Research has found that a large gap still remains between the government’s minimum wage for people aged over 23 and a “real Living Wage” based on the cost of living.
Over the five years since the National Living Wage began, the study by the Living Wage Foundation has found that a full-time worker in Scotland on the legal minimum rate (£8.91) has lost £8,400 compared to one on the real Living Wage.
The higher level (£9.50)is paid voluntarily by more than 1,900 Scottish employers.
Peter Kelly, director of the Poverty Alliance, said: “Thousands of workers in Scotland earning the legal minimum wage rates rely on legislation to secure an essential pay increase each year. Even the highest statutory wage rate – the national living wage of £8.91 – will not protect workers from in-work poverty. Decent pay and conditions for workers must be at the heart of our recovery.
“More employers across Scotland are recognising the benefits of paying at least the real Living Wage, resulting in a healthier, more motivated and resilient workforce.”
More than 300 Scottish firms have signed up to a real Living Wage accreditation scheme.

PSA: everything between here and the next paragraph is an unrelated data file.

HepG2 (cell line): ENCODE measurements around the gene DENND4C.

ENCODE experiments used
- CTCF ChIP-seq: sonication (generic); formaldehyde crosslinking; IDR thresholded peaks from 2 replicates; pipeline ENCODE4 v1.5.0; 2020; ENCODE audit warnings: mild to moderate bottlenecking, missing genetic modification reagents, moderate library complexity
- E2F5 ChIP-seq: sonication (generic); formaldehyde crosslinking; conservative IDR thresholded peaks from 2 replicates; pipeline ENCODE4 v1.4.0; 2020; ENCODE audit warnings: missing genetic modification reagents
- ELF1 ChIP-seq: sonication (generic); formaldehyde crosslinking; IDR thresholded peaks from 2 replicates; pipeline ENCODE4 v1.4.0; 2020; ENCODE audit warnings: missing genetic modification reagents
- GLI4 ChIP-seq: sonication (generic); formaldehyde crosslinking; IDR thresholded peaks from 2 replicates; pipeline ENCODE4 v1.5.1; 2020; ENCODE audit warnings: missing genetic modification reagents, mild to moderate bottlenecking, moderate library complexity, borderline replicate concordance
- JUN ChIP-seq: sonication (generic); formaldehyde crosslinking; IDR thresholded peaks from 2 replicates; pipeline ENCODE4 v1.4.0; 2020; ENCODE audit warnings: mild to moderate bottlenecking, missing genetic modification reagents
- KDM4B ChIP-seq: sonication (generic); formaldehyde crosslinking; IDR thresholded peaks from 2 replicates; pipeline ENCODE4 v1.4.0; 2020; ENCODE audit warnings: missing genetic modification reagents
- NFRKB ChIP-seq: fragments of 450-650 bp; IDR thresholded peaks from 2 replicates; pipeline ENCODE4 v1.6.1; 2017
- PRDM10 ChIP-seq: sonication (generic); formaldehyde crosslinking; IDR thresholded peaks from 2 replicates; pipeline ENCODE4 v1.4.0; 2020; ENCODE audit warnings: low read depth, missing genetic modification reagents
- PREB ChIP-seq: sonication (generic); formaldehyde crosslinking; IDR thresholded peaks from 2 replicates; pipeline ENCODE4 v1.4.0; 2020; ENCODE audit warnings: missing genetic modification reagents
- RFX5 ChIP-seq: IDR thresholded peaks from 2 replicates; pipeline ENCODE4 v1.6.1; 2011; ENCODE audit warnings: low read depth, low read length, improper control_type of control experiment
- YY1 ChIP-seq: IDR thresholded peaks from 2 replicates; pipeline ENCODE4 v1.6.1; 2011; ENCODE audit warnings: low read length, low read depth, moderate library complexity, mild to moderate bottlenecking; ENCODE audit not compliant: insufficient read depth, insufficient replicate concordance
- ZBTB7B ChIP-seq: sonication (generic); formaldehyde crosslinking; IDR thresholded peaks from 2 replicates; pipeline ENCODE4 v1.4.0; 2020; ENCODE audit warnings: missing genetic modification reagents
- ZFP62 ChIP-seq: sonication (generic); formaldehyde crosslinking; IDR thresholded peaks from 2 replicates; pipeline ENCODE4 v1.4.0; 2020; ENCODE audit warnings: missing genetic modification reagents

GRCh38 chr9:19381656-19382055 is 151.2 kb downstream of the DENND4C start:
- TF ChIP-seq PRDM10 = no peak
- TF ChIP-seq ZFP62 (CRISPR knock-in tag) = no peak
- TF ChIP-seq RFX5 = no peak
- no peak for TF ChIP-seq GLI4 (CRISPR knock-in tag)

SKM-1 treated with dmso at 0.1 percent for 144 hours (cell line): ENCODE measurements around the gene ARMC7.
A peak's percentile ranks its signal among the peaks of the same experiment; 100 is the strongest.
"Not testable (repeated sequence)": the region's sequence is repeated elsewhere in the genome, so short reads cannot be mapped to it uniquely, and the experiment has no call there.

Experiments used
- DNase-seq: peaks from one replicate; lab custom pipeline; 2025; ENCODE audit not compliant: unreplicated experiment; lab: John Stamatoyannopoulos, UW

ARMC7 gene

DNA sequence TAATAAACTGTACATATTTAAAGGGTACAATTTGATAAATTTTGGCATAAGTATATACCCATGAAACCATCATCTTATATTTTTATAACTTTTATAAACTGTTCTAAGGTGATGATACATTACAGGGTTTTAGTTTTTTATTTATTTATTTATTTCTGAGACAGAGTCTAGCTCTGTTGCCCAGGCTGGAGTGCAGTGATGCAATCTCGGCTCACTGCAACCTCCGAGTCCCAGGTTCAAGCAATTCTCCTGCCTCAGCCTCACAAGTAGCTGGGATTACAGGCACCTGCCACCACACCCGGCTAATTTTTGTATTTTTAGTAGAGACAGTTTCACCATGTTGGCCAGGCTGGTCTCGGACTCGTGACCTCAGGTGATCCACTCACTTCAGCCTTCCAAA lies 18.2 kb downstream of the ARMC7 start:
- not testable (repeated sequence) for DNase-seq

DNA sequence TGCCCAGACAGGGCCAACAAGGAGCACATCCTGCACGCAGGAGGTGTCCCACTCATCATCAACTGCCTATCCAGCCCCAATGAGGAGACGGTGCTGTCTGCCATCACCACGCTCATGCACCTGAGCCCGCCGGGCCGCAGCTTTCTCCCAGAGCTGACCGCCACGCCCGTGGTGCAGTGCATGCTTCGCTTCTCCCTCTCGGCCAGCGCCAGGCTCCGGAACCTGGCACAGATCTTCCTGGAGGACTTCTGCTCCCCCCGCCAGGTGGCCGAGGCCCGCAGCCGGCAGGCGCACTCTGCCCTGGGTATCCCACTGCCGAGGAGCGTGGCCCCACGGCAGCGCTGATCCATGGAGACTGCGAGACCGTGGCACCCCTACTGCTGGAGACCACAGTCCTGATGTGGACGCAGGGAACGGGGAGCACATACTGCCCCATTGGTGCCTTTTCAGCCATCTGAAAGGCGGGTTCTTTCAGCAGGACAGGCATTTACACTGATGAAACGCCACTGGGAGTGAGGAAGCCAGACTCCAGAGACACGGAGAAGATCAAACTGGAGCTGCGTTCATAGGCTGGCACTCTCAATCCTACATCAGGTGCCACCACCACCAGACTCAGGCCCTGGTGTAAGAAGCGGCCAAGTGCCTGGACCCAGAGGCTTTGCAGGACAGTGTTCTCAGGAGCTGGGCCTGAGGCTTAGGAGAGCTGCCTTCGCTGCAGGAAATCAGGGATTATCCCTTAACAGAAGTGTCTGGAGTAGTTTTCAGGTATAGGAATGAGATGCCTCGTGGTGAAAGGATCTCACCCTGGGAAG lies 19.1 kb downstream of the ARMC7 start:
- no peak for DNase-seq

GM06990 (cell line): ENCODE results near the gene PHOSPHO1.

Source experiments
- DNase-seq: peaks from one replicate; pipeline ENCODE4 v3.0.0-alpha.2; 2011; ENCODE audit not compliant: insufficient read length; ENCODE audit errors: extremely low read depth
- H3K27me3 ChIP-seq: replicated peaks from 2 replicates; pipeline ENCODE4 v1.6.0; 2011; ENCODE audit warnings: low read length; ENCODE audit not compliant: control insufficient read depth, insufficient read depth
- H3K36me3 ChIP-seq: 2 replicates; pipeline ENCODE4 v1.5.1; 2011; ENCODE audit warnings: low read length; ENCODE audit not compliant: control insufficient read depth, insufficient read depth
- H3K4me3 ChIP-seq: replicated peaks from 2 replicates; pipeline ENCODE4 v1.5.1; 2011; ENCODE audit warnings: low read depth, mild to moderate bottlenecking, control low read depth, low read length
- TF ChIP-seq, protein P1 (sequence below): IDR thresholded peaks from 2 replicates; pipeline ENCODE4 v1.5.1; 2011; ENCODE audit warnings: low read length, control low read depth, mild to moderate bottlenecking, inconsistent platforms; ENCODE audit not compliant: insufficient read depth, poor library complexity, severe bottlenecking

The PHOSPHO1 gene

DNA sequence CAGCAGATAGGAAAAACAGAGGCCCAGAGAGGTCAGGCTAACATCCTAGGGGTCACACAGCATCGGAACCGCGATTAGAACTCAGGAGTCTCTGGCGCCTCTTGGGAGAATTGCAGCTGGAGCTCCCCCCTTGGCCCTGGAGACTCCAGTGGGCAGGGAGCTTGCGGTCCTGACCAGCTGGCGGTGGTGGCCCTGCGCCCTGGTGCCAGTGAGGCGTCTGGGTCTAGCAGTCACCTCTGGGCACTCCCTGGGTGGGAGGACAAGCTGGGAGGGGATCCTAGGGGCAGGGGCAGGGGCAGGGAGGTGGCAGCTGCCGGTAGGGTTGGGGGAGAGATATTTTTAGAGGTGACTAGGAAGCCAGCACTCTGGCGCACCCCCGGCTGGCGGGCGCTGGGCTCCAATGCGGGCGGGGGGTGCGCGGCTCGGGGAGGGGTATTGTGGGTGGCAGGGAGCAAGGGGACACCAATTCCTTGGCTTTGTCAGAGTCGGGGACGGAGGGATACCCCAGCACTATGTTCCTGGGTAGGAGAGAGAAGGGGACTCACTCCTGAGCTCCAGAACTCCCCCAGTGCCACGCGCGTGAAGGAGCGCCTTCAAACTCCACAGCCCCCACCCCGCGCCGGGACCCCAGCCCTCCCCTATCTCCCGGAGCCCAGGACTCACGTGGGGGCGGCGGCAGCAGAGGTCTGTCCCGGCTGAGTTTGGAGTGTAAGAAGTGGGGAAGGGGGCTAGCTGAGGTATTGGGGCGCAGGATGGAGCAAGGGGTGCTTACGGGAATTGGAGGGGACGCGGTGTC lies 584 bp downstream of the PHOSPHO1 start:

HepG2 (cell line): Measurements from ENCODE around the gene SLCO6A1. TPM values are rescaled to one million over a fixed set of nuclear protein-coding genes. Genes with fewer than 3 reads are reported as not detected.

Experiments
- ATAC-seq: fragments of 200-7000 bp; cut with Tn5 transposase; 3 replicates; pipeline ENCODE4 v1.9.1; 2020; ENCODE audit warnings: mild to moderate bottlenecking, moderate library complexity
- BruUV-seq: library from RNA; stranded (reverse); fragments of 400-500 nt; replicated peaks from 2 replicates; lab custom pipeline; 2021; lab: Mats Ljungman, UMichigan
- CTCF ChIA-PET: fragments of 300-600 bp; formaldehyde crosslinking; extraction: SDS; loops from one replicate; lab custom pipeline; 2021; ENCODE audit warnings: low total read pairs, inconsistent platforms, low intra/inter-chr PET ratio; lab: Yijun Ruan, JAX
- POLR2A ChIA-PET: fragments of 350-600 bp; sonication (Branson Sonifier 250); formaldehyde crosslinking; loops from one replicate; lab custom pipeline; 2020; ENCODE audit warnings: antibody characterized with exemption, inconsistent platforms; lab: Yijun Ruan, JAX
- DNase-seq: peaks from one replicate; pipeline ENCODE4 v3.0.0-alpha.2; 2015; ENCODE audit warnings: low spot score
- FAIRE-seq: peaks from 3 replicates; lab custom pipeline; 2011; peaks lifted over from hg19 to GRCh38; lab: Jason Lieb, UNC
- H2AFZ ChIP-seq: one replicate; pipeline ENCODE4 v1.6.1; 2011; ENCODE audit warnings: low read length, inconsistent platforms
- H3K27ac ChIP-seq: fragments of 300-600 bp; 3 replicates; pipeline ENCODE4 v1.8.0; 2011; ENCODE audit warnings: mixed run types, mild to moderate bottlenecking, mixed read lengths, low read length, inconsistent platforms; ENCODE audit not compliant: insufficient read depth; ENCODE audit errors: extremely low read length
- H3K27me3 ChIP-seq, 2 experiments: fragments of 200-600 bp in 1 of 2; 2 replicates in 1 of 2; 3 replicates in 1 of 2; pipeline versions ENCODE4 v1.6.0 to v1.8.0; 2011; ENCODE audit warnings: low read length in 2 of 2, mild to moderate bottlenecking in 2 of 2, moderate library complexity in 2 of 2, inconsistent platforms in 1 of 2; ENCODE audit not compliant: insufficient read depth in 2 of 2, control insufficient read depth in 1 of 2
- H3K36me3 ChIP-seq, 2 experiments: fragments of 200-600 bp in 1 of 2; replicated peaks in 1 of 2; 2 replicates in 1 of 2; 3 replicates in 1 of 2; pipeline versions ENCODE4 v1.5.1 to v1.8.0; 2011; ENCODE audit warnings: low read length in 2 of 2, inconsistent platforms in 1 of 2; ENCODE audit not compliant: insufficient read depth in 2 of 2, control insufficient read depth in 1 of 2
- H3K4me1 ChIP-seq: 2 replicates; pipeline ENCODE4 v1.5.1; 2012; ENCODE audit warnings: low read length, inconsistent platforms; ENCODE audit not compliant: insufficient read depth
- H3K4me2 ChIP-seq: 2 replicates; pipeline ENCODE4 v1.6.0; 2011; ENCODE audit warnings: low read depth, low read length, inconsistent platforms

Among them is the Redshank Catering Company in Inverness which employs six part-time staff. The mobile seafood catering business was set up in 2018 by husband and wife Jamie and Ann Marie Ross.
Mrs Ross said: “We’d like people to work for us because it’s a career choice and they share our passion.
“We want our staff to earn money that they can live off and not choose us because it’s a job to tide them over until they find something else.”
Lynn Anderson, manager of Living Wage Scotland, set up by the Poverty Alliance, added: “We are incredibly proud of the commitment and resilience that Living Wage employers have demonstrated this past year, and we are further encouraged that more employers continue to seek out Living Wage accreditation as a symbol of their commitment to ensuring staff earn a decent wage.
“We hope more employers follow the lead of companies like Redshank Catering, who are going beyond their legal requirements on pay, and choosing to pay at least the real Living Wage to their staff”.